Fruit & News of the Week: September 11th 2017

This Week’s Fruit:

August Flame Peaches
Frog Hollow Farm, Brentwood, CA
The Autumn Flame brings a truly nostalgic peach sweetness. It is naturally more firm, but softens beautifully if aged properly on the kitchen counter. It becomes almost as meltingly soft as a Gold Dust if left to enjoy until the skin begins to wrinkle slightly.

Emerald Beaut Plum
Frog Hollow Farm, Brentwood, CA
A freestone plum, the Emerald Beaut is a delicate green that turns golden with a hint of a blush. It has a firmer texture than the Santa Rosa with a crisp almost crunchy mouthfeel. One of our most hardy fruit, the Emerald Beaut just gets sweeter and sweeter without losing texture as it ages.

Red Flame Seedless Grapes
Frog Hollow Farm, Brentwood, CA
Enjoy these out of hand or try them in green salads, chicken salads, or fruit salads.

Hosui Asian Pear
Frog Hollow Farm, Brentwood, CA
Hosuis are very sweet with a mild pear taste, their round shape and beautiful golden hue make them ideal for presentation! They have a rougher skin than the other Asian pear varieties we
grow. They have a flesh that while still crunchy has a more melt- ing mouthful, making the texture combination when eaten out of hand spectacular.

Warren European Pear
Frog Hollow Farm, Brentwood, CA
This is Frog Hollow Farm’s signature pear and for good reason. Too difficult to grow for most farmers to consider it’s never caught on commercially but Farmer Al has never shied away from putting the time and effort into a fruit that tastes so good. It has a classic European texture, very soft and juicy with a silky sweetness that avoids the typical grittiness found in most pears.

…all varieties are subject to change…

A Note from Becky…


Dear CSA Members,
The kitchen is busier than ever trying to keep up with all the vegetables coming out of the garden. The zucchini and eggplant thrive in the heat while the tomatoes are struggling. Tomatoes are
still coming but very slowly and they are small. I guess I should be grateful that they are trickling in; August and September can be crazy around here, with our highest volume of peaches being har- vested and tomatoes that usually come off fast and furious.
So along with processing the fruit, we are making extra ratatouille with the zucchini and eggplant so we can make lots of empanadas. We’ve also made lots of our corn and summer vegetable soup up until this last week, when the last of our local corn was available. We make a tomato conserva (a tomato reduction) which was used to make our new ketchup. Coming soon, Spicy Peach Ketchup, also made with conserva, pureed peaches and chil- ies. The conserva is also the base for a marinara sauce that we’ve spent the last 3 months developing. After tasting many, we are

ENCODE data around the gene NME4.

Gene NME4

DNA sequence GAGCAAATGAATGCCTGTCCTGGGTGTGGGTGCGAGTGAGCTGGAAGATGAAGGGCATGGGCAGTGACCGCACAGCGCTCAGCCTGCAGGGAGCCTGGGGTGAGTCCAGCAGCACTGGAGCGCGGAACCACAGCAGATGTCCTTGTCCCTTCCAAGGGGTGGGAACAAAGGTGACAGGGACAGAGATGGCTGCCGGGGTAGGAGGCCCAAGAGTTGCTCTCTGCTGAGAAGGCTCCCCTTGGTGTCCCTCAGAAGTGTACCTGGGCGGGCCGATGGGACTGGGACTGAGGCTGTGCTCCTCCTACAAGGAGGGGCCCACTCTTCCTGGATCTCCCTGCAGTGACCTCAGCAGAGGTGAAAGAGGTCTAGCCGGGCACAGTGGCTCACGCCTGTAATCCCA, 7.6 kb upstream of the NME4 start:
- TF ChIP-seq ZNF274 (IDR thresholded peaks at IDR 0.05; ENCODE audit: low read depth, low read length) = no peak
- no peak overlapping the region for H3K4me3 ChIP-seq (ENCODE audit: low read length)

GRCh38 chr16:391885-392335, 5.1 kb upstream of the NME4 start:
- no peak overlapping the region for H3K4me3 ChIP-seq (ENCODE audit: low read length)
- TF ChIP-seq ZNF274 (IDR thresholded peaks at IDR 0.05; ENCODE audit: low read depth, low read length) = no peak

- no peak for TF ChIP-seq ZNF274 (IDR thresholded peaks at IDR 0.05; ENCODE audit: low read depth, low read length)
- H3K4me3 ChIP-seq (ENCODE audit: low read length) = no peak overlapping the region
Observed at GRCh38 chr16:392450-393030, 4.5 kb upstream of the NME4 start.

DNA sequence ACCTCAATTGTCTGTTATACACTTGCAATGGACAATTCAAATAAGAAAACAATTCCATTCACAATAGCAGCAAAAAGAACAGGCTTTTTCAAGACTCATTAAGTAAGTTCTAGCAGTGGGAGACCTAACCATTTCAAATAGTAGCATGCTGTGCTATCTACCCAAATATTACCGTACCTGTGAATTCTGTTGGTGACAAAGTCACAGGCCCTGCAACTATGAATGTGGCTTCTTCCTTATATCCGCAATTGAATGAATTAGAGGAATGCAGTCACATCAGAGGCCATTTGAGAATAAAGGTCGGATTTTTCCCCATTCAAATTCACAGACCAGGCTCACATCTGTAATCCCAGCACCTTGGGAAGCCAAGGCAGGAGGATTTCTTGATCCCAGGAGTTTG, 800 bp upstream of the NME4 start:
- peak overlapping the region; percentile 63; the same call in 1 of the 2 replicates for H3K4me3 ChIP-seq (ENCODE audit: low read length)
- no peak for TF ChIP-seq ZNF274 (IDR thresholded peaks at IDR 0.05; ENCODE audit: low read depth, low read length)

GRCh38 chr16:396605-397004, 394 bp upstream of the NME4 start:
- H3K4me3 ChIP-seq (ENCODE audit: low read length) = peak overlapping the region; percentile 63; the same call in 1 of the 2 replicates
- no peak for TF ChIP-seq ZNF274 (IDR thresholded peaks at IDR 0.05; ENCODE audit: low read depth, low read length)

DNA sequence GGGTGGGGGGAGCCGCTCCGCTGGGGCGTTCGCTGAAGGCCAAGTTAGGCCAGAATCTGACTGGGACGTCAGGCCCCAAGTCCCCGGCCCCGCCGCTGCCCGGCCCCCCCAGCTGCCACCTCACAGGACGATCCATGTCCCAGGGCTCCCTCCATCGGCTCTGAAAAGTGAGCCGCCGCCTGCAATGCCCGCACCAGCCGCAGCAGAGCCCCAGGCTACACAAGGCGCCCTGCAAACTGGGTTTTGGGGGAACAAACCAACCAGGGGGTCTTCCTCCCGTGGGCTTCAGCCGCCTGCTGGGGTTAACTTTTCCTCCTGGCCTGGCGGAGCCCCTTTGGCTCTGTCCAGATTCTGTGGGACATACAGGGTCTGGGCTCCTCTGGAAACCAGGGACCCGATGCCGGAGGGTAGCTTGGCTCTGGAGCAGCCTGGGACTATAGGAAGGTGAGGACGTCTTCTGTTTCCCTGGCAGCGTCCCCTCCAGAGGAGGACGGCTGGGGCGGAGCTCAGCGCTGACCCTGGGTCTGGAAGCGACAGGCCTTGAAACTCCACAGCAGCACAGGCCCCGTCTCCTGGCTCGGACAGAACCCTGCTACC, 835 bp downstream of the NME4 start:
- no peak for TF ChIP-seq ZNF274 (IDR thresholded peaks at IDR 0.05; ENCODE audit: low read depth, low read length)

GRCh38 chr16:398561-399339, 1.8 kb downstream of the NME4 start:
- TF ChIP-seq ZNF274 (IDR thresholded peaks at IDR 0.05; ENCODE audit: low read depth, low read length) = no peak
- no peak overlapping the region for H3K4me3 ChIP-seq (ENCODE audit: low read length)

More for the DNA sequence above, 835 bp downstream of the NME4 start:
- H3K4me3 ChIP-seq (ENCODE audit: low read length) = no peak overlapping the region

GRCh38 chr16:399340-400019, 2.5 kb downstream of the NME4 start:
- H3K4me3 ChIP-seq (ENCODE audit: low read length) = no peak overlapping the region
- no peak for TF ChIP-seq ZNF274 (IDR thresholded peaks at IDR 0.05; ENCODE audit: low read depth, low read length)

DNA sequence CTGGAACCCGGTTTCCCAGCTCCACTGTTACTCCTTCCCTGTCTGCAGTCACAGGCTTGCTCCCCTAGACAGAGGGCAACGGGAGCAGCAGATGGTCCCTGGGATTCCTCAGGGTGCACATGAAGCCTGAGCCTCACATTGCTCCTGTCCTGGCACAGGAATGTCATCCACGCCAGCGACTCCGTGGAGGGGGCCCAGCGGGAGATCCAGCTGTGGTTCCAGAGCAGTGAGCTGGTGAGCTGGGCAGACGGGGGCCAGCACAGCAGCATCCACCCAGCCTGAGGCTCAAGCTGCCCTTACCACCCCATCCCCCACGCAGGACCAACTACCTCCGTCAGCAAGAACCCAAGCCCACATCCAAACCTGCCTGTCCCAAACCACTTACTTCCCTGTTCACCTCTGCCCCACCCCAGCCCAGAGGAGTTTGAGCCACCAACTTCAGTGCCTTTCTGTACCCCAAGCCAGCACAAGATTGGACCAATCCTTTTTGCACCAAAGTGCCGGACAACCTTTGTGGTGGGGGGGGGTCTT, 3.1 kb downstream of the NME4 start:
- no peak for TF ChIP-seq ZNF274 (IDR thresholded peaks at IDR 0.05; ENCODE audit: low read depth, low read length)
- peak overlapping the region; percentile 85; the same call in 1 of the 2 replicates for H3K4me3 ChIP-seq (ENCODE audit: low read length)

sure that ours surpasses any that are out there. It has fresh, fruity tomato flavor with a hint of herbs, onion and garlic. We’re very excited about it and hope to have it in production soon so we can
get it up and running for the holidays. It pairs beautifully with Baia Pasta, a local pasta maker in Jack London Square.
With our newly milled Summit flour from the wheat we harvested last June, we are slowly converting our crackers and some of our baked goods into whole wheat pastries. We’ve trans- formed the rosemary crackers to a delicious seeded whole wheat cracker and the scuffins will soon be made entirely with our Sum- mit wheat. In keeping with our new whole wheat mindset, we’ve also
been working on a true graham cracker. The graham cracker was created by Sylvester Graham who was a Presbyterian minister in the early 1800’s. He believed that the removal of the endosperm
and bran of the wheat in the refinement process was unhealthful. He espoused a vegetarian diet of fresh fruits and vegetables and whole grains. The graham flour used the in the cracker has the bran and “middlings” added back to the starch. That is where those characteristic little specks and golden hue of the graham cracker come from. Dr. Graham had some strange ideas about why
this diet was necessary and what it would prevent, (don’t ask me, you’ll have to look it up yourself; which is the first hint :-) We can at least thank him for the graham cracker. It’s everyone’s child- hood favorite, not too sweet and full of tooth packing satisfaction. S’mores anyone? How about peach ice cream and graham cracker sandwiches …?

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